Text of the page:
Morocco says it prevented 70,000 attempts at irregular migration in 2019
Increased security deployment has played a key role in reducing arrivals on Spanish shores
Morocco said that in 2019 it prevented nearly 74,000 “attempts at irregular migration” and broke up 208 human-trafficking rings.
Moroccan services also rescued 19,554 migrants at sea, according to an Interior Ministry source quoted by the country’s official news agency, MAP.
The news comes as Spain is stepping up deportations amid a new spike in boat arrivals on the shores of the Canary Islands, off the northwestern coast of Africa. (see box below)
It’s a very good start, but it is not enough. Morocco spends more than it receivesKhalid Zerouali, Moroccan border surveillance services
The Moroccan Interior Ministry did not go into detail about what it means by “attempts at irregular migration,” but arrivals in Spain from the country were halved between 2018 and 2019, dropping from a historical high of 64,298 in 2018 to 32,513 last year, according to figures provided by the Spanish Interior Ministry.
The deployment of Moroccan security forces has played a key role in reducing migratory pressure to Spain, and this has been acknowledged by the European Commission, which supports continued cooperation between Morocco, Spain and the European Union.
Morocco’s designation as a “strategic partner” to the EU has brought the country €140 million in aid, including a direct payment of €70 million and financing for more than 1,300 patrol vehicles, radar systems, speedboats and computers. Last August, Spain approved a further €32 million in aid of its own.
The Moroccan Interior Ministry has not provided detail about what it means by “attempts at irregular migration”
“It’s a very good start, but it is not enough. Morocco spends more than it receives,” said Khalid Zerouali, director of the Moroccan migration and border surveillance services, in statements to news agency AFP.
Moroccan cooperation became more evident after February 2019, coinciding with a state visit by Spain’s King Felipe VI, who met with King Mohammed VI of Morocco. Boat arrivals from the North African country declined considerably at that point, and the downward trend has been maintained. Rabat reinforced its northern border and began cooperating in maritime rescues that had been performed to date by Spanish rescue services.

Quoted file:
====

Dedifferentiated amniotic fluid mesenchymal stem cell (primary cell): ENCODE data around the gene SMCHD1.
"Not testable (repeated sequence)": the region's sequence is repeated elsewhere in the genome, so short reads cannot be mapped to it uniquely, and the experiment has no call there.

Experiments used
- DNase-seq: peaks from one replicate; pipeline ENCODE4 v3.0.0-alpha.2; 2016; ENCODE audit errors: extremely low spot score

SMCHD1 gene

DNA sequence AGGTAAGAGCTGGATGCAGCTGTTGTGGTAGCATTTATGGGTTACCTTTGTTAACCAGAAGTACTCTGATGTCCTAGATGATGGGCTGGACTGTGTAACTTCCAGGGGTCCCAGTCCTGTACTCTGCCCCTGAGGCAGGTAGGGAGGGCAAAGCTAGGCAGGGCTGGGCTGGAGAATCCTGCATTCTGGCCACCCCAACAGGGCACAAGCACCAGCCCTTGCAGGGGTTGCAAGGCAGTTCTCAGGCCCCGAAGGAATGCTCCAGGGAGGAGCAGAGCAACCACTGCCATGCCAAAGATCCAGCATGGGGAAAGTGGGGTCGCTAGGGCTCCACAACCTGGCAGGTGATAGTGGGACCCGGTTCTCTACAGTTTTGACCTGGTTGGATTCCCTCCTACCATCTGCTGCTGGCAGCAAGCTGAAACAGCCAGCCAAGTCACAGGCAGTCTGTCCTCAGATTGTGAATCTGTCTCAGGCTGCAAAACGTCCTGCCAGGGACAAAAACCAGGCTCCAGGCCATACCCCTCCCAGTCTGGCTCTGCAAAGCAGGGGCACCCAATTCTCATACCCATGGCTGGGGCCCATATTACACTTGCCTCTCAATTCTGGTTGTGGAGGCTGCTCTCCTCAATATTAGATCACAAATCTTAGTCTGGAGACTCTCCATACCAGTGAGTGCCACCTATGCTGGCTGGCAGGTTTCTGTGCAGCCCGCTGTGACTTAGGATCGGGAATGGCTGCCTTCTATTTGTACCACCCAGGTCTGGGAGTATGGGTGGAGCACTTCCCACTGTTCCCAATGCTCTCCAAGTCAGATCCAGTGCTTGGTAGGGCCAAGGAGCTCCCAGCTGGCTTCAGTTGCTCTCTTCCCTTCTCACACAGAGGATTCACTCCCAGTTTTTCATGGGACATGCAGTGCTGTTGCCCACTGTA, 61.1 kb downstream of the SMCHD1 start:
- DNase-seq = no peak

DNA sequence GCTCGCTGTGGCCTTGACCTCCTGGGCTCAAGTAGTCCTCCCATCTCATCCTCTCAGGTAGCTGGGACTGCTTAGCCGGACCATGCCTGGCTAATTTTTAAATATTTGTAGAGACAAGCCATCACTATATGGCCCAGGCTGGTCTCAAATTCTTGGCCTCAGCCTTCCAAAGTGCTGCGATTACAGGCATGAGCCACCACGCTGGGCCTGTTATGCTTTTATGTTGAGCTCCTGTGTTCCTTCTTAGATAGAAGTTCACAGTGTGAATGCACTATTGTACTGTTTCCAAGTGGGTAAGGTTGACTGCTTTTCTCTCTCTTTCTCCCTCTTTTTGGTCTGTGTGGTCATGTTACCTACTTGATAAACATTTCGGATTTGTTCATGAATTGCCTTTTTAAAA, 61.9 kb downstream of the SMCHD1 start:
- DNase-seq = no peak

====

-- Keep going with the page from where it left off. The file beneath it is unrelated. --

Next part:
A human-rights group from southern Spain, the Asociación Pro Derechos Humanos de Andalucía, has denounced the Moroccan security forces’ practices of “mass arrests” of migrants, forced transfers to the southern border, and “the dismantling of immigrant camps near the [Spanish exclave cities] Ceuta and Melilla.”
Deportations on the rise
The increase in boat arrivals in the Canary Islands has become a problem for the Spanish government. Resources to assist the migrants are stretched thin as the number of migrant arrivals continues to rise. Since 2019, over 3,000 migrants have tried to reach Spanish shores via the Canary Islands – a huge spike from the 400 recorded in 2017. This past weekend, two more boats turned up with 54 people aboard.
In the last eight months, the Spanish government has organized seven repatriation flights to Mauritania, nearly twice as many as in 2018, according to sources familiar with the operation.
The Interior Ministry does not reveal how many people it is sending back, but some figures are available from the Ombudsman’s Office. Spain has had a repatriation agreement with Mauritania for the last 17 years, although it had hardly been used until now. Humanitarian groups have voiced concern that Mauritania is accepting not just its own nationals – who represent a small fraction of all the migrants – but everyone who, in theory at least, departed from Mauritanian territory.
Interior Ministry sources said the goal is to encourage cooperation with countries of origin. “Our presence on the ground is very important. Last year Gambia, Senegal, Morocco and Mauritania prevented 40% of departures towards the Canary Islands,” said Commander Agustín Barroso, chief of operations at the Regional Coordination Center of the Canaries. “There’s going to be a spike, but we won’t have another ‘cayuco crisis’ [when over 30,000 people arrived in 2006]. Now we are working at the source.”
English version by Susana Urra.